Growing Up Poor in America – Documentary Review

By Alexandria Martinez

“Growing Up Poor in America” follows 3 families in the battleground state of Ohio as the COVID-19 pandemic amplifies their struggle to stay afloat. In early 2020, it was estimated that almost 12 million children in America were living in poverty — a burden disproportionately borne by Black and Latino kids. Then came the coronavirus. Director Jezza Neumann, who made 2012’s “Poor Kids,” once again delves into how poverty impacts children. As the pandemic continues, the presidential election approaches and America reckons with racism, FRONTLINE offers a powerful look at child poverty in the time of COVID-19 — told from the perspective of the children themselves. The film is supported by the WNET “Chasing the Dream” initiative.

Shawn is 13 years old, his mother, Crystal works at the Salvation Army Food Pantry, he fears his mother will catch the virus because of her health conditions. They live in a trailer provided by government assistance. Shawn has a younger sister who he helps take care of, because of his father’s absence he feels like a role model and father figure for her. “I mean, it’s a lot of pressure on me, but I try to do my best,” he says. He feels the need to protect his mother from his fears about the family’s struggle.

Kyah is 14 years old, her mother, Becky, and her older sister, Kelia, became homeless when her mother became unable to pay their rent because her job fell through due to the pandemic. They stay in a bedroom at a relative’s house. While her mother searches for a way to gaining 2 residence and still stay in Kyah’s school district. Her family lost many of their cherished possessions when they could no longer make payments to the storage facility holding their belongings. Kyah watches video tours of houses online, imagining that her family will one day have a home of their own. She said it helps her feel happier. “What makes me the saddest about all this is seeing my mom like this,” Kyah says. “I try not to show my feelings because I know it will be overwhelming and it makes things worse.”

Laikyen is twelve years old, her mother, Fantasy, works at a gas station to provide for Laikyen and her sister. She is thankful for the food pantry down the street, where in addition to helping keep her family from going hungry, her beloved “Miss Candy” helps her with her homework. “In my opinion my mom doesn’t get paid as much as she should, because my mom works hard and she deserves a little bit more,” Laikyen says.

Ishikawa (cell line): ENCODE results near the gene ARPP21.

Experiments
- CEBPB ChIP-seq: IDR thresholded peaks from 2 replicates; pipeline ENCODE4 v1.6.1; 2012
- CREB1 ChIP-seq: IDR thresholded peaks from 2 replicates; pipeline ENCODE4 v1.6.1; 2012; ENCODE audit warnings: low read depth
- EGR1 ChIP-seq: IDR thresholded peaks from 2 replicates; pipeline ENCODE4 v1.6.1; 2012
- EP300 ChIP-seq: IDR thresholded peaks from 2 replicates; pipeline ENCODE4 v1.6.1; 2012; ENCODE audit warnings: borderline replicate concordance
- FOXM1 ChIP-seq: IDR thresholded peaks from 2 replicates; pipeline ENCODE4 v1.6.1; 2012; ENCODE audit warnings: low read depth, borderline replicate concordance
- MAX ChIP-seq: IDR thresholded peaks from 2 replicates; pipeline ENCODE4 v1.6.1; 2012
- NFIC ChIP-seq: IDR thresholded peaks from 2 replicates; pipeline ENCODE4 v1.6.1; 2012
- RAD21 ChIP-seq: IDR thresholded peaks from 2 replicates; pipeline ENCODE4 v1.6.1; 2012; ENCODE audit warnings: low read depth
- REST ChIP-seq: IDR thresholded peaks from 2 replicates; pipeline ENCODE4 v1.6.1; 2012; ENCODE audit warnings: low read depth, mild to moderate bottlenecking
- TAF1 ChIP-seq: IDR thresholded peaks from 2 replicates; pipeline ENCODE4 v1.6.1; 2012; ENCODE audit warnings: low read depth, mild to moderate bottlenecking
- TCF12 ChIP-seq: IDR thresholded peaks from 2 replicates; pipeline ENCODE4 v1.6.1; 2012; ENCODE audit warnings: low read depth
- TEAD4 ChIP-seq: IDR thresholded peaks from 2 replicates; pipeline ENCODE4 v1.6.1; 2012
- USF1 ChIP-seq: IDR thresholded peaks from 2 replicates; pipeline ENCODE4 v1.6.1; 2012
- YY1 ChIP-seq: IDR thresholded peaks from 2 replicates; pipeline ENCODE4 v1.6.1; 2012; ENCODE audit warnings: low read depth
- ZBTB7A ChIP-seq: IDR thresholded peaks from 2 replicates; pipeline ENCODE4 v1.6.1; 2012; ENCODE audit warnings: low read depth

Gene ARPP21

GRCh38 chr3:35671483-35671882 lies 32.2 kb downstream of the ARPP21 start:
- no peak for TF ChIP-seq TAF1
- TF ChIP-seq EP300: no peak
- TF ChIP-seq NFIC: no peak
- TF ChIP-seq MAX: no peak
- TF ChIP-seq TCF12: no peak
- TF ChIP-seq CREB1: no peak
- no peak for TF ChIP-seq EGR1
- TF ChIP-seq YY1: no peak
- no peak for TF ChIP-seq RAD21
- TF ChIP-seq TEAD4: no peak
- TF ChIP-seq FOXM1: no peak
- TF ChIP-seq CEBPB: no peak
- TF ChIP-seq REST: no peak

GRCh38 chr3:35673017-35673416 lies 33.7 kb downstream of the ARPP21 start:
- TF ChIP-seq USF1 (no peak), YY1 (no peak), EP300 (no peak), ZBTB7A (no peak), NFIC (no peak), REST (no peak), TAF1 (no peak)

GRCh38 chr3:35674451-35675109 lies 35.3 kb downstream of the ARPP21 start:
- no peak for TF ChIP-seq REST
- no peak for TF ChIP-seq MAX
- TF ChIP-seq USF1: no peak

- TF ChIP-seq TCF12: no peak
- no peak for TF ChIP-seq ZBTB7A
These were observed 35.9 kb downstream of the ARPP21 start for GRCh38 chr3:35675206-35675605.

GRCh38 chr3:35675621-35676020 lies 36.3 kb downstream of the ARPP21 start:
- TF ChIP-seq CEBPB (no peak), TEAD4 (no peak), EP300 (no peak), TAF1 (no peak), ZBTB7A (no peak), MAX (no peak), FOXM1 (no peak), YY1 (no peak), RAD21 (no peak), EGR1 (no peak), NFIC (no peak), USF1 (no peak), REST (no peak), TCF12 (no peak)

As the pandemic continues and the country also reckons with issues of racism in the time of George Floyd’s death, the children share their worries and wishes about their futures. Some of them participate in protests calling for an end to racial injustice. “I think it does make it harder to get out of poverty,” Kyah says of racism towards Black people. “I actually am worried about the future, I just want us to be all good.” 

I think this documentary was a success. It definitely gave me a broader perspective on appreciating what you have. The way that poverty affected these families is very sad. I learned how COVID-19 and losing your job can really change the way you live. Now I know the importance of a savings account. Not only are more children experiencing poverty than before, the poorest children are getting poorer as well. Some children may suffer one or more deprivations and others experience none at all, therefore the average number of deprivations suffered per child can be used to assess how poor children are.

BIO: My name is Alexandria and I am a homeschooled teen from Oklahoma (Tornado Alley). I have been homeschooled for the past seven years. I spend my days playing basketball, reading, writing and studying psychology, as well as, true crime. I am the oldest of four kids and I have three preposterous but loveable younger brothers. I plan to graduate college and pursue a career in a field that involves both computer science and criminal justice. One of my favorite quotes; “One of the deep secrets in life is that all that is really worth doing is what we do for others.” – Lewis Carroll

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